July 24th, 2018, 03:17 AM  #1 
Member Joined: Aug 2016 From: South Korea Posts: 54 Thanks: 0  Empirical Formula
What do they mean by '"too far to round" here? Can't that be rounded and just be 3? Did I miss something (like a rule or something?) in my chemistry class about that kind of number being 'too far to round'? if I did, can someone explain to me when should I multiply each solution to the same factor? too far too round.jpg 
July 24th, 2018, 04:34 AM  #2 
Math Team Joined: Oct 2011 From: Ottawa Ontario, Canada Posts: 13,984 Thanks: 995 
Ask your teacher....

July 24th, 2018, 10:29 AM  #3 
Global Moderator Joined: Dec 2006 Posts: 20,307 Thanks: 1976  
July 24th, 2018, 10:32 AM  #4 
Global Moderator Joined: Oct 2008 From: London, Ontario, Canada  The Forest City Posts: 7,913 Thanks: 1113 Math Focus: Elementary mathematics and beyond  
July 24th, 2018, 11:19 AM  #5  
Senior Member Joined: May 2016 From: USA Posts: 1,306 Thanks: 549  Quote:
So first they do the indicated arithmetic on the experimental results and get approximate answers of 4.76, 6.10, 0.68, and 1.70. These are not expected to be integers because they do not represent a single molecule. Nevertheless, we expect the ratios among them to reflect the numbers of different types of atom in each molecule (subject to experimental error). So they take ratios relative to the smallest number, which is 0.68: this is essentially a preliminary hypothesis that there is only one atom of this element in each molecule. They hope to get numbers that are very close to integers for all the elements. When they divide by 0.68, they get quotients very close to integers except in one case. They now ask what integer they must multiply all the quotients by to get integers in each case. In this case it is 2. It is a mistake to call it rounding. When they get an answer of 8.97 expecting an integer, they attribute the 0.03 to experimental error and correct the answer to 9. But if the difference is too large to attribute to experimental error, they say that such a correction is improper. They come up with a formula of $C_{14}H_{18}N_{2}O_5.$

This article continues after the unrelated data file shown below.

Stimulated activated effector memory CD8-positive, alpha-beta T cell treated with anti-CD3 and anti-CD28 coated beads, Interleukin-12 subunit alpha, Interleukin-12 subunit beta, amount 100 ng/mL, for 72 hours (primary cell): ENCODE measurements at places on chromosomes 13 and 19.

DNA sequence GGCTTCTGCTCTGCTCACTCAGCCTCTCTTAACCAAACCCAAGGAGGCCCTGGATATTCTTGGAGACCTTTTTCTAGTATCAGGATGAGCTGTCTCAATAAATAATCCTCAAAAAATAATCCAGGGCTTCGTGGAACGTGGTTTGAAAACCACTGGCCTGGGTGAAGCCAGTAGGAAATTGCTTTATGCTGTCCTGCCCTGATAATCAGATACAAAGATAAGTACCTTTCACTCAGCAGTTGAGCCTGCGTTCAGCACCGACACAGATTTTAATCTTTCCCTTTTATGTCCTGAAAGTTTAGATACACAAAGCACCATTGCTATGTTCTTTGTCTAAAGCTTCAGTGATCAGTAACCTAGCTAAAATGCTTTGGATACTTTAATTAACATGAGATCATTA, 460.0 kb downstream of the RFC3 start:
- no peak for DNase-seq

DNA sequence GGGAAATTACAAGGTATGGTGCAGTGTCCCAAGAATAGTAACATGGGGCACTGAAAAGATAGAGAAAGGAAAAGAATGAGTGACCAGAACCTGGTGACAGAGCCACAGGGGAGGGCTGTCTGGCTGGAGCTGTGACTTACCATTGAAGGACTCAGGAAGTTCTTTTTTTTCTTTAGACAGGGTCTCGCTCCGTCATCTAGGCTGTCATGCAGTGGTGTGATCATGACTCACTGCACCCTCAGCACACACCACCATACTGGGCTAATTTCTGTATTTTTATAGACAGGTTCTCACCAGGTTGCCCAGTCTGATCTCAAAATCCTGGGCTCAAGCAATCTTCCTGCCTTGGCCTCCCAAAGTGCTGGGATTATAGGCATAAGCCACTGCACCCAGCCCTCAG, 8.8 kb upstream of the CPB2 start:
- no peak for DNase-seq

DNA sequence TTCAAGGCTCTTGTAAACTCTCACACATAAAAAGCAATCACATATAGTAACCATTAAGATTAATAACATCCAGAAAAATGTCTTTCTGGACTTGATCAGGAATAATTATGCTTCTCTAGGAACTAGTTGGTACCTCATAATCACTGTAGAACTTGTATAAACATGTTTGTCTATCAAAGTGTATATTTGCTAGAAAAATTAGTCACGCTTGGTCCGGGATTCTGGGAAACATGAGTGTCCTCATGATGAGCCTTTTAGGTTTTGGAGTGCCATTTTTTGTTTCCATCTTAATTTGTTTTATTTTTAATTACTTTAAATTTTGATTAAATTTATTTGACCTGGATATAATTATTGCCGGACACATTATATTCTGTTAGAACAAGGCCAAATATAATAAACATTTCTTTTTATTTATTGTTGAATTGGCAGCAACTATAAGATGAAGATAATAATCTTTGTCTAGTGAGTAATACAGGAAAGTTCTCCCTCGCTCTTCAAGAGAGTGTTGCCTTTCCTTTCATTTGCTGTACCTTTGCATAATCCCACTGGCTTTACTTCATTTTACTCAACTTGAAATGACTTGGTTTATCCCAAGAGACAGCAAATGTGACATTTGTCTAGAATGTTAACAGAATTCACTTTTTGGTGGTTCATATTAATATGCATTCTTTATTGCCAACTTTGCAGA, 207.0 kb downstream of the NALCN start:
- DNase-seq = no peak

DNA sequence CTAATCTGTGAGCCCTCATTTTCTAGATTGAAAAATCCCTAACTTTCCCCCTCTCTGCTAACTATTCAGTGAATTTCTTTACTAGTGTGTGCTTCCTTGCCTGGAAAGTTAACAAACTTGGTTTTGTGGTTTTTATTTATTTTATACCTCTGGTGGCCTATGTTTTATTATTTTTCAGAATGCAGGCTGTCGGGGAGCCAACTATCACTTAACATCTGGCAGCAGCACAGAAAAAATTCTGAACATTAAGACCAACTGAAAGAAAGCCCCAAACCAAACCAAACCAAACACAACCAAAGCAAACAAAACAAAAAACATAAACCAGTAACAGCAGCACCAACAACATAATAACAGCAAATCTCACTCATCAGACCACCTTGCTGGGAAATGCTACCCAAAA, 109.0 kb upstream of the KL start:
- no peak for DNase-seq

July 24th, 2018, 11:21 AM  #6 
Math Team Joined: Oct 2011 From: Ottawa Ontario, Canada Posts: 13,984 Thanks: 995  
July 24th, 2018, 11:30 AM  #7 
Global Moderator Joined: Oct 2008 From: London, Ontario, Canada  The Forest City Posts: 7,913 Thanks: 1113 Math Focus: Elementary mathematics and beyond  
July 24th, 2018, 11:48 AM  #8 
Senior Member Joined: Jun 2015 From: England Posts: 891 Thanks: 269 
A pretty good explanation Jeff. The only thing I'd add is a request to the OP to show the full question next time to stop everybody having to guess what was going on. 
July 24th, 2018, 12:22 PM  #9 
Math Team Joined: Oct 2011 From: Ottawa Ontario, Canada Posts: 13,984 Thanks: 995  
July 24th, 2018, 02:17 PM  #10 
Math Team Joined: May 2013 From: The Astral plane Posts: 2,042 Thanks: 815 Math Focus: Wibbly wobbly timeywimey stuff.  

Tags 
empirical, formula 
Thread Tools  
Display Modes  

Similar Threads  
Thread  Thread Starter  Forum  Replies  Last Post 
Empirical formula  jeho  Chemistry  1  December 3rd, 2016 01:29 PM 
Empirical (Sample) Variogram  BagCheck  Advanced Statistics  0  December 6th, 2015 11:51 AM 
please help empirical rule example  finitehelp  Probability and Statistics  3  March 19th, 2015 09:44 PM 
Empirical rule help  dangitnghia  Advanced Statistics  1  March 20th, 2014 01:37 PM 
Empirical or Theoretical Probability?  symmetry  Advanced Statistics  2  January 29th, 2007 02:25 PM